Nenets Autonomous Area

Nenets Autonomous Area (nyĕˈnyĭts) [key], administrative division (1990 est. pop. 55,000), 68,224 sq mi (176,700 sq km), extreme NE European Russia. Formed in 1929, the area forms the northern part of Arkhangelsk oblast and extends along the tundra coast of the Barents, White, and Kara seas. Naryan-Mar, the capital, is a lumber port on the Pechora River. The area includes the northern section of the Pechora coal basin, with mines at Khalmer-Yu and along the Silova River. Until the discovery of oil and gas fields, reindeer raising, fishing, fur trapping, and seal hunting were the chief occupations. Fish canning, sawmilling, and hide processing are also important to the area. Many of the formerly nomadic Nenets live in agricultural settlements. Russians make up a majority (66%) of the population, while the Nenets have shrunk to 12% of the population. The Nenets, previously known as Samoyedes, speak a Finno-Ugric language and are either Orthodox Christians or animists. They were first mentioned in the 11th cent., and became tributaries of the grand duchy of Moscow at the end of the 15th cent. In 1977 the area's political status was changed from a national area to an autonomous area. In the 1990s there have been demands for an increase in the area's share of oil royalties, as well as talk of secession from the oblast.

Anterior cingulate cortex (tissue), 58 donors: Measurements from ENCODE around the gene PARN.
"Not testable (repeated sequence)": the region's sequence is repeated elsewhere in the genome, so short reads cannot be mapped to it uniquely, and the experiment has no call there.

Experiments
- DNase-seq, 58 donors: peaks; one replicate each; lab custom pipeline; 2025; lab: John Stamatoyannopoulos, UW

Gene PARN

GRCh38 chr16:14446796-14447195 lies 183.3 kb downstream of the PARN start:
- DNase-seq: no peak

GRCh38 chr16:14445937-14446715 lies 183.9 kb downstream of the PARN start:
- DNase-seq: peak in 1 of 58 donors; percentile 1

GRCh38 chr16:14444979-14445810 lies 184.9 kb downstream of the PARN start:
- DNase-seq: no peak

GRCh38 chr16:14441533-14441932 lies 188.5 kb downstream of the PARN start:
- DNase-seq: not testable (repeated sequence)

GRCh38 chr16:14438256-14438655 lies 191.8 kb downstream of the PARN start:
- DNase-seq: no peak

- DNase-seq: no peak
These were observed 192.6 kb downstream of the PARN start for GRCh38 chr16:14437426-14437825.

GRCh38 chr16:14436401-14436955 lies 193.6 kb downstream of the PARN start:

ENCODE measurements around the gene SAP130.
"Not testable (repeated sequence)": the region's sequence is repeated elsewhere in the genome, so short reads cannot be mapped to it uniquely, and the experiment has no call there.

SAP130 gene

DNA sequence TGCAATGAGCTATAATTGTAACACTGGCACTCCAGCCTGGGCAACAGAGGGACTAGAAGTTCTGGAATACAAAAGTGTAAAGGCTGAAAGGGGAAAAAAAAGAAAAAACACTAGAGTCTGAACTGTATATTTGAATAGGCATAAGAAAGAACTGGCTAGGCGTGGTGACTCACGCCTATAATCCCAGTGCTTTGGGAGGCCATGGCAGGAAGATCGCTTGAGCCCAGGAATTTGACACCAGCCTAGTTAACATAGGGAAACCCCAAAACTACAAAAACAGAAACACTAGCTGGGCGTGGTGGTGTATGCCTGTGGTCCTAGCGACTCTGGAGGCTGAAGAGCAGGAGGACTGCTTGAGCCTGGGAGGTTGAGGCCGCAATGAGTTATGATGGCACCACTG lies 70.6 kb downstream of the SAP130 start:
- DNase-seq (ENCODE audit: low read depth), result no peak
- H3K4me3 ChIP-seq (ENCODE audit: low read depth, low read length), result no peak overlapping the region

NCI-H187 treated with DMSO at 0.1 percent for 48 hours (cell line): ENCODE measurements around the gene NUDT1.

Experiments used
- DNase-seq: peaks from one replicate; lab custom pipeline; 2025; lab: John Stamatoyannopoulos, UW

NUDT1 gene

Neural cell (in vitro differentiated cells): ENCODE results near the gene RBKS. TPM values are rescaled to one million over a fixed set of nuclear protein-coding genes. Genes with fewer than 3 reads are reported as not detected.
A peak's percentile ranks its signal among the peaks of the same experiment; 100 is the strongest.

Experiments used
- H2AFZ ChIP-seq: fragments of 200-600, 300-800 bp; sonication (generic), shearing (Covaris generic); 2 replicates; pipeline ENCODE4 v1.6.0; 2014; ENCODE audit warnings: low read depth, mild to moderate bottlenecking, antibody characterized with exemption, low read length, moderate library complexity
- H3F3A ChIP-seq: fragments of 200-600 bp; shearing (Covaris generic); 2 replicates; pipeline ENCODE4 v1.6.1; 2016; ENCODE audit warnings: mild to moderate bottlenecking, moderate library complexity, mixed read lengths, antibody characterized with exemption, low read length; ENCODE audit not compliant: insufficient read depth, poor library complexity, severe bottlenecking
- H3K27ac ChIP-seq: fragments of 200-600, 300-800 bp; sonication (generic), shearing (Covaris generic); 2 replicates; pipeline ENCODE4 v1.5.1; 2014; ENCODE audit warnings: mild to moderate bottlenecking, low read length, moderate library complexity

The Columbia Electronic Encyclopedia, 6th ed. Copyright © 2012, Columbia University Press. All rights reserved.

More on Nenets Autonomous Area from Fact Monster:

  • Yamalo-Nenets Autonomous Area - Yamalo-Nenets Autonomous Area Yamalo-Nenets Autonomous Area , administrative division (1995 pop. ...
  • Salekhard - Salekhard Salekhard , city (1989 pop. 32,300), capital of Yamalo-Nenets Autonomous Area, NW ...
  • Chesha Bay - Chesha Bay Chesha Bay , Rus. Cheshskaya Guba, inlet of the Barents Sea, 84 mi (135 km) wide and 62 ...
  • Vaygach - Vaygach Vaygach or Vaigach, island, 1,312 sq mi (3,398 sq km), Nenets Autonomous Area, off NE ...
  • Kolguyev - Kolguyev Kolguyev , island, 1,350 sq mi (3,497 sq km), off NE European Russia, in the Barents Sea, ...

See more Encyclopedia articles on: CIS and Baltic Political Geography